Forty-three days until Christmas. This countdown makes the majority of the world excited. This is not the case for Stephen Watts.
The absence of presents for Christmas and birthdays started when Watts was a child. To this day, he still does not receive any gifts on these days. Shocked, curious as to why this was his reality or frustrated at the thought of a parent doing that to their child, whatever your reaction is at the moment — let it go.
There is much more to these two important days in a person’s life than the boxes tied with bows. There is much more to Christmas and to birthdays than presents.
“It’s Jesus’ birthday, not yours, you didn’t do anything,” Watts says. “On your birthday, you didn’t do anything — your mom did all the work. We give you presents all year round — shelter, food, paying for your education. Sorry we don’t wrap it up in a bow and hand it to you on certain days of the year.”
The lack of physical presents in Watts’ life has been one of the most influential events in his life as it has allowed him to love and long for presence with people over presents from people. Also, it has made him grateful for what he does have and has caused him to appreciate the non-material things in life. This 19-year-old young man is unlike the majority of millennials to date. The lack of presents he has received in his lifetime has allowed him to truly appreciate his constant day-to-day surroundings — family and friends.
What makes you happy?
“Being around people and seeing people I care about happy makes me happy.”
When asked to talk about his family and friends, Stephen couldn’t help but smile at the mere thought of these individuals. It was very clear that he loves spending time with his loved ones whether it is in their physical presence or over the phone during one of his numerous weekly chats with friends from home. Unlike the majority of millennials who are continually staring down at their screens either texting, snapchatting, or tweeting, Stephen would rather call a friend to talk to them than communicate with them through text or timed photographs. Although he prefers physical presence to other forms of communication, he believes that talking to someone verbally rather than through the medium of texts allows for stronger connections to be made despite the physical distance between them. This lifelong journey of not receiving presents during days known as “celebrations” to a majority of people in the world has turned out to be where Watts has been able to learn that material objects do not make a person happy, but people and relationships make you happy. According to University of Illinois psychology professor and happiness expert, Ed Diener, happiness is not found in material success or objects. As quoted in The New York Times article, Diener states that, “Those who value material success more than they value happiness are likely to experience almost as many negative moods as positive moods, whereas those who value happiness over material success are likely to experience considerably more pleasant moods and emotions than unpleasant moods and emotions.” Watts truly believes that meaning is in people, not things nor success.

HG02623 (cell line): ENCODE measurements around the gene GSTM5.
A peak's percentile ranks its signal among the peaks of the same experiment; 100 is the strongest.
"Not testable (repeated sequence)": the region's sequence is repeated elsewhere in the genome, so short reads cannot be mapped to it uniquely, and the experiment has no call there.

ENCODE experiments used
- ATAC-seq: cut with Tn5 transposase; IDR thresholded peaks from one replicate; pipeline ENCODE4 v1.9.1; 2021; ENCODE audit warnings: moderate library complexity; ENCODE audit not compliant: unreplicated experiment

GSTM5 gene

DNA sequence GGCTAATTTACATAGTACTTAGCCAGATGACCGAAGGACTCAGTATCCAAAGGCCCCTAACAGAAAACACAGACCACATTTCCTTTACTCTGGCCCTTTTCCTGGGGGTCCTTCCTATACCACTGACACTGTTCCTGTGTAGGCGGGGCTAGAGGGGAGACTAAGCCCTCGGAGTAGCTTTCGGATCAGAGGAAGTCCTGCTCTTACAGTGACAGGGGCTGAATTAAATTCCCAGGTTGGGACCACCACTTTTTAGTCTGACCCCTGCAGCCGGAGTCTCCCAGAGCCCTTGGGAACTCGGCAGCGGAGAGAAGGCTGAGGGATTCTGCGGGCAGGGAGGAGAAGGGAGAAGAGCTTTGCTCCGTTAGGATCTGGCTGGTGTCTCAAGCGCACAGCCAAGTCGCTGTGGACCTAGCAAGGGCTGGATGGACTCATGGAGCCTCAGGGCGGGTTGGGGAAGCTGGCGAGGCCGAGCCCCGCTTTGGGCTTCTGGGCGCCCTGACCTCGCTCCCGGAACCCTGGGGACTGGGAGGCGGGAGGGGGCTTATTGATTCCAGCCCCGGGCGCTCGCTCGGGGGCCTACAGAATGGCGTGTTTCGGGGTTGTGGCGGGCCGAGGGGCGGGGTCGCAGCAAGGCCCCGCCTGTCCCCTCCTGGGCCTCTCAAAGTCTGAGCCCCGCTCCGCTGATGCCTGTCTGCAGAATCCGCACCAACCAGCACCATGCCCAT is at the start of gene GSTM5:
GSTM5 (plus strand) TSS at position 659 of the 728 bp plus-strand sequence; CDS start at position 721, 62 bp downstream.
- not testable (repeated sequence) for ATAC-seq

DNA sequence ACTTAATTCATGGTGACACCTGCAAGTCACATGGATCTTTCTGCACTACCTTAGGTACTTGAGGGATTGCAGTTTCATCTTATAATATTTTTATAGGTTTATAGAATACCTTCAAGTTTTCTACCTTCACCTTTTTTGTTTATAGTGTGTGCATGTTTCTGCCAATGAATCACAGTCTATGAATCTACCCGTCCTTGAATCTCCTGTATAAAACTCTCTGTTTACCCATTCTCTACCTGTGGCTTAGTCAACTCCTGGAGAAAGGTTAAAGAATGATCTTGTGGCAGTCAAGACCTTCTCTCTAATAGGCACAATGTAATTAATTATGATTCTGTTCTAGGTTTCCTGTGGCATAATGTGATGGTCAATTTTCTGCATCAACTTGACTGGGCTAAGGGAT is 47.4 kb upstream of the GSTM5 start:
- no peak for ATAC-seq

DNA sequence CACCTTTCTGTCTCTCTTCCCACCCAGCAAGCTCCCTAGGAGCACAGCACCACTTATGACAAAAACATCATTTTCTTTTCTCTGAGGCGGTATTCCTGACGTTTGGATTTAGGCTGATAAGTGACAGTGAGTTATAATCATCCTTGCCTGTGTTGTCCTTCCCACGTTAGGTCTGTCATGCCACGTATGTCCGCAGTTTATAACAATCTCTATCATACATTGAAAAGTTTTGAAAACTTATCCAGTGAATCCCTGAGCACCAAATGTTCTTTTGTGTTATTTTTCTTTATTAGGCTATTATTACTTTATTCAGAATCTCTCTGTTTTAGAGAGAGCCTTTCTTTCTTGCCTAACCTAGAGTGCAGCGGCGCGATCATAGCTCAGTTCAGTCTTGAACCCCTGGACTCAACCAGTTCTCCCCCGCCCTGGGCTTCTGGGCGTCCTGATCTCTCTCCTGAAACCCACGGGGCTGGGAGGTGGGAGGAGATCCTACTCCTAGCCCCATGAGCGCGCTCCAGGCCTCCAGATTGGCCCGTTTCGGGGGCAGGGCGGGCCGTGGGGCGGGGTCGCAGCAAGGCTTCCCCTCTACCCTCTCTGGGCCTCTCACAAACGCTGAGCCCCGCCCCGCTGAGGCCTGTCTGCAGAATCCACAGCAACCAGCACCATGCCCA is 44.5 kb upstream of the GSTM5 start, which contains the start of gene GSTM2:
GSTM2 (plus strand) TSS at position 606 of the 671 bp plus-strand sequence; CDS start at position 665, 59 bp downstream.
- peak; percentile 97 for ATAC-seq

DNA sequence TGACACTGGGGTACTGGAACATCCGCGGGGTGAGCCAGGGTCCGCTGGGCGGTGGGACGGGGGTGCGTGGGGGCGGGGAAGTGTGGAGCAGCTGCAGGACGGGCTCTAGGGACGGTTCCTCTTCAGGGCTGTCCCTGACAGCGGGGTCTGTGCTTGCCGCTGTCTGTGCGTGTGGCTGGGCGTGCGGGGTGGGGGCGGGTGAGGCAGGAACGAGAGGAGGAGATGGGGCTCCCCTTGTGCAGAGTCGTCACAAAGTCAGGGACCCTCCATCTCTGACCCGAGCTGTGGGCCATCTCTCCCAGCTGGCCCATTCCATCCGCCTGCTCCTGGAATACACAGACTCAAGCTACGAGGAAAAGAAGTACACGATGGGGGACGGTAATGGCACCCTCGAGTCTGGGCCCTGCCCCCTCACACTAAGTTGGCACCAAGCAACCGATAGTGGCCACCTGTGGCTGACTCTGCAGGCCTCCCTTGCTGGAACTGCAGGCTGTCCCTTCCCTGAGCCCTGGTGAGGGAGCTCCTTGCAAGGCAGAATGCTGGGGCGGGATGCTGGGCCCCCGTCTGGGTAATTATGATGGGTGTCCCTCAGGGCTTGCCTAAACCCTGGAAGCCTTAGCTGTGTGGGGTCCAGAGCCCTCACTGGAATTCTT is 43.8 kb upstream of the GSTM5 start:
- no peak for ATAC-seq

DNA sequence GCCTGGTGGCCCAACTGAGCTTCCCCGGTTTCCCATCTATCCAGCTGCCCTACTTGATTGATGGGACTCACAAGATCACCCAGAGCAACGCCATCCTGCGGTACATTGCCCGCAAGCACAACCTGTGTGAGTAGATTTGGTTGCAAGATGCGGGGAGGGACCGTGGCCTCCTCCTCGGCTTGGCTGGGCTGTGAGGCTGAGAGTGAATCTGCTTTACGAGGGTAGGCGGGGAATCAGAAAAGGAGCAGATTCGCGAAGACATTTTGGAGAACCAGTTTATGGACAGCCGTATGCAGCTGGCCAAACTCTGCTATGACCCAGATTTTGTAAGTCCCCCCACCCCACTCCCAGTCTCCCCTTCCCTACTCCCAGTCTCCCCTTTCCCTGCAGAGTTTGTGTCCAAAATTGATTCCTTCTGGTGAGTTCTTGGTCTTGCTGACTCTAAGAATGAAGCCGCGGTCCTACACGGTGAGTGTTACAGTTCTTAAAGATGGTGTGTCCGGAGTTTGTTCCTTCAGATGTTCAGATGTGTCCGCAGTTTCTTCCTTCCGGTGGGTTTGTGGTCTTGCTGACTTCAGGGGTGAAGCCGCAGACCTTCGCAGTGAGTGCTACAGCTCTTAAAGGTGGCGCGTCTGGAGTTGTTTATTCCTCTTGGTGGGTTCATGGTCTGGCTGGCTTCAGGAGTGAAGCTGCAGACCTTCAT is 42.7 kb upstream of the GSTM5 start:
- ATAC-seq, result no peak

What’s the nicest thing someone has ever done for you? This question tends to produce pondering and at time surface-level answers. Contrary to this is how Stephen Watts responded. The first thing that he said was that God has blessed him in that he has great friends and a great family who raised him well. His grateful attitude and heart are direct results of growing up with the mindset of family and friends being what is important, not tangible things being vital for life. Tangible things will come and go but people stay and their presence triumphs over presents any day.
As Watts takes each moment for what it is worth, he tries to “live a life that focuses on the here and now.”
As he lives in the here and now he wants to be positively impacting people in these moments. He wants people to remember him as someone who simply left a positive mark on their life. He hopes to do this in a large scale but if it only occurs on the small scale to him that is more than enough. One of his goals is to love everyone he comes in contact with and if they leave an interaction with him feeling better or a bit of love, than he will feel as if he has done his job.
In our world today it is hard to come across individuals who are satisfied with where they are in life and appreciate the constants that are present in their day-to-day lives. Instead of continually seeking for more and wanting to possess as much as you can in your lifetime, maybe step back and learn to appreciate the presences of others and not the presents from others. Take the time to positively impact someone else’s life instead of focusing on your own.
According to Stephen, life’s greatest gift is the gift of presence — not presents.
Feature image credit: Giovanna Albanese